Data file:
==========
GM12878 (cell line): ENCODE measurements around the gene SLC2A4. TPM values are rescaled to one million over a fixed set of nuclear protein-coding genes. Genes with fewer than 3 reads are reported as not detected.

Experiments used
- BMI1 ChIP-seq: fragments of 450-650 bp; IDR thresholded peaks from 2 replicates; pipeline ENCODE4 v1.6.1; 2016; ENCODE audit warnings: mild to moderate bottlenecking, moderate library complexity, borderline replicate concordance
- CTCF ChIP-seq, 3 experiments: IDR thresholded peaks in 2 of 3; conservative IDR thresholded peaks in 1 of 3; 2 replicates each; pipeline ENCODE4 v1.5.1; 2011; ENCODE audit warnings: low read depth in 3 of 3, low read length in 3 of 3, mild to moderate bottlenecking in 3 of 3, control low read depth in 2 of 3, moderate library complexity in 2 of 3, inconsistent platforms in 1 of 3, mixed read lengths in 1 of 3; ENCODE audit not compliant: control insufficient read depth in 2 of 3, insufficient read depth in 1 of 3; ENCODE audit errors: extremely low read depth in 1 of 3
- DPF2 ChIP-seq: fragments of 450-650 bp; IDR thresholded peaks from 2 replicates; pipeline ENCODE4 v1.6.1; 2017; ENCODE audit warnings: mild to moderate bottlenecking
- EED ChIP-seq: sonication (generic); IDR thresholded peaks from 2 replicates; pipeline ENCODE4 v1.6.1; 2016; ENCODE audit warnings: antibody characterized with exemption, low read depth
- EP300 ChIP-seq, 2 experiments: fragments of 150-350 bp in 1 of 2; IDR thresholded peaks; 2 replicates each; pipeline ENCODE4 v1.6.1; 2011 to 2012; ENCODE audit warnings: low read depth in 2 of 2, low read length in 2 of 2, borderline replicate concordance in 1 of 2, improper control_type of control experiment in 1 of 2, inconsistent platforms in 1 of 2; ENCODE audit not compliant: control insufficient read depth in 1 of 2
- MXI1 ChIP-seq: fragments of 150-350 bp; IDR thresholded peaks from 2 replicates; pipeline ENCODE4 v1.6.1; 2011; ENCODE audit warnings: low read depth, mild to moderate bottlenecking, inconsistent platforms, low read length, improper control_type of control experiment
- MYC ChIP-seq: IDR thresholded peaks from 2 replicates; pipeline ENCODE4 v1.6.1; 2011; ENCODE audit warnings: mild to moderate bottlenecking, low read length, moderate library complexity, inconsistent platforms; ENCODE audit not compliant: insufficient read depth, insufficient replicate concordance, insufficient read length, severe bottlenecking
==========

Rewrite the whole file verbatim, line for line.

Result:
GM12878 (cell line): ENCODE measurements around the gene SLC2A4. TPM values are rescaled to one million over a fixed set of nuclear protein-coding genes. Genes with fewer than 3 reads are reported as not detected.

Experiments used
- BMI1 ChIP-seq: fragments of 450-650 bp; IDR thresholded peaks from 2 replicates; pipeline ENCODE4 v1.6.1; 2016; ENCODE audit warnings: mild to moderate bottlenecking, moderate library complexity, borderline replicate concordance
- CTCF ChIP-seq, 3 experiments: IDR thresholded peaks in 2 of 3; conservative IDR thresholded peaks in 1 of 3; 2 replicates each; pipeline ENCODE4 v1.5.1; 2011; ENCODE audit warnings: low read depth in 3 of 3, low read length in 3 of 3, mild to moderate bottlenecking in 3 of 3, control low read depth in 2 of 3, moderate library complexity in 2 of 3, inconsistent platforms in 1 of 3, mixed read lengths in 1 of 3; ENCODE audit not compliant: control insufficient read depth in 2 of 3, insufficient read depth in 1 of 3; ENCODE audit errors: extremely low read depth in 1 of 3
- DPF2 ChIP-seq: fragments of 450-650 bp; IDR thresholded peaks from 2 replicates; pipeline ENCODE4 v1.6.1; 2017; ENCODE audit warnings: mild to moderate bottlenecking
- EED ChIP-seq: sonication (generic); IDR thresholded peaks from 2 replicates; pipeline ENCODE4 v1.6.1; 2016; ENCODE audit warnings: antibody characterized with exemption, low read depth
- EP300 ChIP-seq, 2 experiments: fragments of 150-350 bp in 1 of 2; IDR thresholded peaks; 2 replicates each; pipeline ENCODE4 v1.6.1; 2011 to 2012; ENCODE audit warnings: low read depth in 2 of 2, low read length in 2 of 2, borderline replicate concordance in 1 of 2, improper control_type of control experiment in 1 of 2, inconsistent platforms in 1 of 2; ENCODE audit not compliant: control insufficient read depth in 1 of 2
- MXI1 ChIP-seq: fragments of 150-350 bp; IDR thresholded peaks from 2 replicates; pipeline ENCODE4 v1.6.1; 2011; ENCODE audit warnings: low read depth, mild to moderate bottlenecking, inconsistent platforms, low read length, improper control_type of control experiment
- MYC ChIP-seq: IDR thresholded peaks from 2 replicates; pipeline ENCODE4 v1.6.1; 2011; ENCODE audit warnings: mild to moderate bottlenecking, low read length, moderate library complexity, inconsistent platforms; ENCODE audit not compliant: insufficient read depth, insufficient replicate concordance, insufficient read length, severe bottlenecking